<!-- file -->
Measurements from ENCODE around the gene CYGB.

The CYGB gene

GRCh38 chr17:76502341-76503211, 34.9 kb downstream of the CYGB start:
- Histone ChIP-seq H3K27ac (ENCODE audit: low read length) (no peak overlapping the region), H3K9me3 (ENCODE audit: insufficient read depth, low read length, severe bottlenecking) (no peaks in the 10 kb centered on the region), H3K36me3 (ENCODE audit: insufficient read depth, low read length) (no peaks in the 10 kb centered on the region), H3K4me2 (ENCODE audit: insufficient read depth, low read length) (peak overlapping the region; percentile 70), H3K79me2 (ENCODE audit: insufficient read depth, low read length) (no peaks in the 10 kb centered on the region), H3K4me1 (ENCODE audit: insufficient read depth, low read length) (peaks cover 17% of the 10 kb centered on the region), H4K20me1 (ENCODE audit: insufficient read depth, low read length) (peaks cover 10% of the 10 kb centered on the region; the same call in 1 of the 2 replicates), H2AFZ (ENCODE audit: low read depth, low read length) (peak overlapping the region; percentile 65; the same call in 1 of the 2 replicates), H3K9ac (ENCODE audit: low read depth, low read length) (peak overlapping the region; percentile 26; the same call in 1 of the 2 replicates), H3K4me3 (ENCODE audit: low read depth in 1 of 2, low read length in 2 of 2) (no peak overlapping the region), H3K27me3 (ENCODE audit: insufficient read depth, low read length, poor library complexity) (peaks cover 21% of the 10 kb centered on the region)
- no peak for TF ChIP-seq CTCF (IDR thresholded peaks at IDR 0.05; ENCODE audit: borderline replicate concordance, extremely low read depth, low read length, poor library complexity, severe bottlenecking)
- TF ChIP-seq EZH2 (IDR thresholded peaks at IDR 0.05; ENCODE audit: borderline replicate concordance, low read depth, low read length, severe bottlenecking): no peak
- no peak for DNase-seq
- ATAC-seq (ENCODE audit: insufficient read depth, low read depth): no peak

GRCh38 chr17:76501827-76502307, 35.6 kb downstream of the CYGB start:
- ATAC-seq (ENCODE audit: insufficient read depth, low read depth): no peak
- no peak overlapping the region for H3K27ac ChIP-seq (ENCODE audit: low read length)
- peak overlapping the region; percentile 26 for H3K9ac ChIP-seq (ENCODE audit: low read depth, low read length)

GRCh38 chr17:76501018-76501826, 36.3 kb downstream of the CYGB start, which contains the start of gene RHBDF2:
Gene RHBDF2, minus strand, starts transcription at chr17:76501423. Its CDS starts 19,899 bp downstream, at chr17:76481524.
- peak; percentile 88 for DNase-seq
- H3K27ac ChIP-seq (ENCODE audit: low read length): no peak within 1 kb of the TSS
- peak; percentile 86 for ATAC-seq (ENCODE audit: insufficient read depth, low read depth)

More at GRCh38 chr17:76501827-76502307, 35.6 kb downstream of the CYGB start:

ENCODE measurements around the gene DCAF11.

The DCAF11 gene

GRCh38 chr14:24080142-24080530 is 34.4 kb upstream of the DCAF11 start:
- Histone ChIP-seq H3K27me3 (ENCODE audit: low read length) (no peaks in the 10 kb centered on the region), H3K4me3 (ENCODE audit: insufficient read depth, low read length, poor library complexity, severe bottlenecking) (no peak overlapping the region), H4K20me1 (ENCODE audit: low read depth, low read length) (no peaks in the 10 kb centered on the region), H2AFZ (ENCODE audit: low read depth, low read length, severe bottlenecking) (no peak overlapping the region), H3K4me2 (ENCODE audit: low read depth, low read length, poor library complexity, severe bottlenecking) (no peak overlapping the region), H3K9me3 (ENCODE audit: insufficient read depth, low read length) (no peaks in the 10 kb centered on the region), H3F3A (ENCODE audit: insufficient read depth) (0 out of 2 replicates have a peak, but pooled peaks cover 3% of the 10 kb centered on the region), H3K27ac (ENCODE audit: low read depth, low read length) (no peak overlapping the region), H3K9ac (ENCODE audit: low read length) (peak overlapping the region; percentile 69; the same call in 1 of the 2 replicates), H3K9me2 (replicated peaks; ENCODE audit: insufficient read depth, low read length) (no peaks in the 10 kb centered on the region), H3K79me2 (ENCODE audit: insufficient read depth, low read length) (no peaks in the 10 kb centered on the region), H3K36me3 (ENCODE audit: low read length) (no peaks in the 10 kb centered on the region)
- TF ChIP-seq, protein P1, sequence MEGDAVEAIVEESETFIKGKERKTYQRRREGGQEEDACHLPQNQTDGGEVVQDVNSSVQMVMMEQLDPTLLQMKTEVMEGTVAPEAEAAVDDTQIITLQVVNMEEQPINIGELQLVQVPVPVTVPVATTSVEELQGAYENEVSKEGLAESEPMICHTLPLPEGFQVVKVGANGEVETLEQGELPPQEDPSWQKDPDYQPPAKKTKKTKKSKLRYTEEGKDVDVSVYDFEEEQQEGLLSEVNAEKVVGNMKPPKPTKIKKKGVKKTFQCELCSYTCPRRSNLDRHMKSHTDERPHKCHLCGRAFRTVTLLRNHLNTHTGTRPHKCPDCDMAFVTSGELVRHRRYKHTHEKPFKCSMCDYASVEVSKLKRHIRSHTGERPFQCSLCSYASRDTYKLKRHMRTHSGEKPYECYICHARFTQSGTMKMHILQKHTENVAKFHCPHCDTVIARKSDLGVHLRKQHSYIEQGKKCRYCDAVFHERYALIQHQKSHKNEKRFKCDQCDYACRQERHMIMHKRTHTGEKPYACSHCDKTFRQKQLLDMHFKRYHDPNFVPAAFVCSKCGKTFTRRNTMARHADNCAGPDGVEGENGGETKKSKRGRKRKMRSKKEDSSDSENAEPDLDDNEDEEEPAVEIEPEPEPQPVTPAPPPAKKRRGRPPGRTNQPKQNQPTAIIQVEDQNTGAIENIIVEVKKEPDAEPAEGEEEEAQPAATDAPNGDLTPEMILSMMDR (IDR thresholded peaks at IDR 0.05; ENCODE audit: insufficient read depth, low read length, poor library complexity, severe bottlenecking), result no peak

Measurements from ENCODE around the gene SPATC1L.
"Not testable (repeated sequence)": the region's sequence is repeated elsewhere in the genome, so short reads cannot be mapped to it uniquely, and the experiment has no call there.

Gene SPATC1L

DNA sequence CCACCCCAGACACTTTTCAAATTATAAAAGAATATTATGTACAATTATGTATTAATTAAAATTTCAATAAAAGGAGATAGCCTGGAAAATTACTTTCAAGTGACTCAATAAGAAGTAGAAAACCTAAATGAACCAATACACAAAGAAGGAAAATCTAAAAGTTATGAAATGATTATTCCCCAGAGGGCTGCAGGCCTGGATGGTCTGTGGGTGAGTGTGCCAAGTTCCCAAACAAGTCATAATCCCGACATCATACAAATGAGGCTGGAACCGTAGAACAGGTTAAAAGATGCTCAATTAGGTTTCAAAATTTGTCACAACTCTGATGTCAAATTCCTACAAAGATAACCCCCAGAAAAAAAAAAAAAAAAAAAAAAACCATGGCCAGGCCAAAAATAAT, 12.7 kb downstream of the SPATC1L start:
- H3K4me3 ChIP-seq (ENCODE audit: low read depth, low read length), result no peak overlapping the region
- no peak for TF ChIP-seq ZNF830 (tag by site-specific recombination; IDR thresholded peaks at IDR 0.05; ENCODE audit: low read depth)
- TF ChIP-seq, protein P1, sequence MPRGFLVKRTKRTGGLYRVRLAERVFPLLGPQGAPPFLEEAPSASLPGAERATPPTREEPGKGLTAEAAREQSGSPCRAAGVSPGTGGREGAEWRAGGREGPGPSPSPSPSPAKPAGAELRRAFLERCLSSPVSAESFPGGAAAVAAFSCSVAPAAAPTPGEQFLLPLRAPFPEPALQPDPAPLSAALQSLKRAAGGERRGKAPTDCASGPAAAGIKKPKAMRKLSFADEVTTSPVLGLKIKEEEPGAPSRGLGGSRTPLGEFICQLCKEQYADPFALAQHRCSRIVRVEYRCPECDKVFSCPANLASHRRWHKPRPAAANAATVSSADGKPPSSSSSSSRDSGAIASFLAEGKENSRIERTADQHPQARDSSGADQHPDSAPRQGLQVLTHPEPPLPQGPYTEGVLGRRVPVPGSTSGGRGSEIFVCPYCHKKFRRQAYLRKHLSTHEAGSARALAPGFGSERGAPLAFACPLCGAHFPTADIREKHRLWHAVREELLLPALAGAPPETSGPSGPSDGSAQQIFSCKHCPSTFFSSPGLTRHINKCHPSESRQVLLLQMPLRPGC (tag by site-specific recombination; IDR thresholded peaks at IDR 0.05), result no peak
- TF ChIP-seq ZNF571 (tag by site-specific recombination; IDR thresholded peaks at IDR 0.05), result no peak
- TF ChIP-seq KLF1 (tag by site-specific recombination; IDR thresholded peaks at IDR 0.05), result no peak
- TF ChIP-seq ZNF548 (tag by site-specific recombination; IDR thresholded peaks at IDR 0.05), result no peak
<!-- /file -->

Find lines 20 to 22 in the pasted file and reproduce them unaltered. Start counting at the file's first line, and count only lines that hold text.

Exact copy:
The DCAF11 gene

GRCh38 chr14:24080142-24080530 is 34.4 kb upstream of the DCAF11 start:
- Histone ChIP-seq H3K27me3 (ENCODE audit: low read length) (no peaks in the 10 kb centered on the region), H3K4me3 (ENCODE audit: insufficient read depth, low read length, poor library complexity, severe bottlenecking) (no peak overlapping the region), H4K20me1 (ENCODE audit: low read depth, low read length) (no peaks in the 10 kb centered on the region), H2AFZ (ENCODE audit: low read depth, low read length, severe bottlenecking) (no peak overlapping the region), H3K4me2 (ENCODE audit: low read depth, low read length, poor library complexity, severe bottlenecking) (no peak overlapping the region), H3K9me3 (ENCODE audit: insufficient read depth, low read length) (no peaks in the 10 kb centered on the region), H3F3A (ENCODE audit: insufficient read depth) (0 out of 2 replicates have a peak, but pooled peaks cover 3% of the 10 kb centered on the region), H3K27ac (ENCODE audit: low read depth, low read length) (no peak overlapping the region), H3K9ac (ENCODE audit: low read length) (peak overlapping the region; percentile 69; the same call in 1 of the 2 replicates), H3K9me2 (replicated peaks; ENCODE audit: insufficient read depth, low read length) (no peaks in the 10 kb centered on the region), H3K79me2 (ENCODE audit: insufficient read depth, low read length) (no peaks in the 10 kb centered on the region), H3K36me3 (ENCODE audit: low read length) (no peaks in the 10 kb centered on the region)